St. Louis Cardinals: Albert Pujols, 13th round, 1999 (86.6 WAR)

The single biggest oversight on this list, 401 players were selected before the Cards finally popped Pujols — at the time just a stocky third baseman from Kansas City’s Maplewoods Community College. I think it worked out okay.

Tampa Bay Rays: Evan Longoria, first round, 2006 (51.8 WAR)

Two years after going first overall, Longoria was winning AL Rookie of the Year honors and helping the Rays reach their first-ever World Series. He was among the game’s most reliable two-way stars for nearly a decade, slashing .271/.344/.490 with three All-Star nods and three Gold Gloves.

Texas Rangers: Ian Kinsler, 17th round, 2003 (35 WAR)

Texas has had a somewhat checkered history with the draft, but they struck gold in 2003, taking Kinsler out of the University of Missouri with the 496th overall pick. He’d go on to make four All-Star teams and was one of the driving forces behind the team’s run to the World Series in 2010 and 2011.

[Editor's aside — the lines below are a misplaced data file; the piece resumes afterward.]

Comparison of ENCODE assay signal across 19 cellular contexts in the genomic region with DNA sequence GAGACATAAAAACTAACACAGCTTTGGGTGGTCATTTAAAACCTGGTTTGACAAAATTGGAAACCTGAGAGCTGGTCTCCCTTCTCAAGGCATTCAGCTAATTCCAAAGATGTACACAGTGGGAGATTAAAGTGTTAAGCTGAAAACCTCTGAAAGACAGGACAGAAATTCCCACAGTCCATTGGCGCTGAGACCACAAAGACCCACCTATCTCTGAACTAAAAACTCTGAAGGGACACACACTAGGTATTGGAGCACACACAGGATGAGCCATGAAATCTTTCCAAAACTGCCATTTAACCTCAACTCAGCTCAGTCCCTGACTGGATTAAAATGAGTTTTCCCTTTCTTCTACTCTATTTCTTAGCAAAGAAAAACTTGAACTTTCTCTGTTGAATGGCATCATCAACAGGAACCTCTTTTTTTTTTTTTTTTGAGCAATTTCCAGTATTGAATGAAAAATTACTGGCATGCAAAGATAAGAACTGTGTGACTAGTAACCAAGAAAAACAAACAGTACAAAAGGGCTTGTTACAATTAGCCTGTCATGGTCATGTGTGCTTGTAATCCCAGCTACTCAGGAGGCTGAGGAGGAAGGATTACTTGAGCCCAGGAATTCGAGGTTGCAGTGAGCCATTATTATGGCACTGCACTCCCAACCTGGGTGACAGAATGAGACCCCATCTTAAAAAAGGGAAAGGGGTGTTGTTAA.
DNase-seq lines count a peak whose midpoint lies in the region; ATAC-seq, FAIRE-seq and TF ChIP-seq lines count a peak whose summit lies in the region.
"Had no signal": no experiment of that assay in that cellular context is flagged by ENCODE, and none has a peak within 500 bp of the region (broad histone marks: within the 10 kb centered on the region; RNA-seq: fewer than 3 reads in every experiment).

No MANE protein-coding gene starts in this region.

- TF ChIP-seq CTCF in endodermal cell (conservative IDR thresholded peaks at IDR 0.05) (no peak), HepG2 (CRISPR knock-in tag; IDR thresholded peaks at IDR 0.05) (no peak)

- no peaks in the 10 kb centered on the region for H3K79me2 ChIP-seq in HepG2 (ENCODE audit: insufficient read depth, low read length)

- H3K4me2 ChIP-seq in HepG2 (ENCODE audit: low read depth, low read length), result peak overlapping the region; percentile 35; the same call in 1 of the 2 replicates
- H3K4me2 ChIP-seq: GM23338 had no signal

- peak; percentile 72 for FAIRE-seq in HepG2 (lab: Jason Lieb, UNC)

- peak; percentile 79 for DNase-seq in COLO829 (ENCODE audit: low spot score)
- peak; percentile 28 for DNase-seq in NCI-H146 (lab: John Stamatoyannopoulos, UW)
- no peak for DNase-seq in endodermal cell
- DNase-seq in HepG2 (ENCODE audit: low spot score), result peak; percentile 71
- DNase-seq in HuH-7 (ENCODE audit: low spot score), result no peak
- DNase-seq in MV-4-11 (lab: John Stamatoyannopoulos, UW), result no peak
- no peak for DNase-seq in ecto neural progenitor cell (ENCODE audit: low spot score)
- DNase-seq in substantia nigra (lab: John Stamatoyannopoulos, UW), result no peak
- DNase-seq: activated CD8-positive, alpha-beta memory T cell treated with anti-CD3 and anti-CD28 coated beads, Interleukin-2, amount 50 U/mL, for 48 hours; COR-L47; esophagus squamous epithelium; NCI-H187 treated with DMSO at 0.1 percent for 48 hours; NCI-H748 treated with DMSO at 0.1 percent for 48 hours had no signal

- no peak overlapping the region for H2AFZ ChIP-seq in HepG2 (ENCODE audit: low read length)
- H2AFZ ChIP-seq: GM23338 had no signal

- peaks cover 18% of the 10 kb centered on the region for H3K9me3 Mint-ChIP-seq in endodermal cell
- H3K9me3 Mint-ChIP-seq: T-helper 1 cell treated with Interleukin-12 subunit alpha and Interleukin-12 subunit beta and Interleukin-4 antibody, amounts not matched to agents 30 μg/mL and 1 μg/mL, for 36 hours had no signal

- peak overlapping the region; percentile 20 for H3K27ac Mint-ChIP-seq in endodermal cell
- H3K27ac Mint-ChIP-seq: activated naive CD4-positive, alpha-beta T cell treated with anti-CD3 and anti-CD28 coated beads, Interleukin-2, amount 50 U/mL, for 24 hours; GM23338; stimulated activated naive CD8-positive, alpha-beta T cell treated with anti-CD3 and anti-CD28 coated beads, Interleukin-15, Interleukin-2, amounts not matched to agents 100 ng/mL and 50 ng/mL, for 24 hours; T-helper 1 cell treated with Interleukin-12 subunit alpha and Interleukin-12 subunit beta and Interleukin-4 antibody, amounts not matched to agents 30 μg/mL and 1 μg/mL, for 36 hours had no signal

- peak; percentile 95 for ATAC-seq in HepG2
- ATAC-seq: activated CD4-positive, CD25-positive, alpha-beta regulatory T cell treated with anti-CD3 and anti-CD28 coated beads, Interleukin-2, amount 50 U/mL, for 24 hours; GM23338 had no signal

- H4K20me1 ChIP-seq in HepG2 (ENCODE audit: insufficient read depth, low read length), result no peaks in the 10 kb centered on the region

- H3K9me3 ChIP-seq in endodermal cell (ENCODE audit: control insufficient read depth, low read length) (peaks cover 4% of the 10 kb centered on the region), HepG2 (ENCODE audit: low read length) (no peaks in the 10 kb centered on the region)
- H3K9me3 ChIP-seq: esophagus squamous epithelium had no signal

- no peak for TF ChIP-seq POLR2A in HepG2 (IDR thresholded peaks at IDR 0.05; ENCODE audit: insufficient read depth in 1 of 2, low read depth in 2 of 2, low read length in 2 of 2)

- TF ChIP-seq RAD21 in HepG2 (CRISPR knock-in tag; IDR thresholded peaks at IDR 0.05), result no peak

Toronto Blue Jays: Roy Halladay, first round, 1995 (56.8 WAR)

You could just as easily make an argument for Dave Stieb here, especially considering that the Jays’ franchise wins and strikeouts leader wasn’t drafted until the fifth round in 1978. But Halladay had the slightly more impressive career, albeit with some of that coming in Philadelphia. He won two Cy Young awards and finished top-five in voting five more times.

Washington Nationals: Ryan Zimmerman, first round, 2005 (38.5 WAR)

If you want to include the Montreal Expos years, Gary Carter, Tim Raines and Andrew Dawson would almost certainly be the choices, but we’ll limit this to just the D.C. era and take Zimmerman. With all due respect to Bryce Harper, Zimmerman’s emergence gave the Nats their first true star since relocating, providing some much-needed legitimacy. (Of course, it helps that the Virginia native stayed for his whole career.)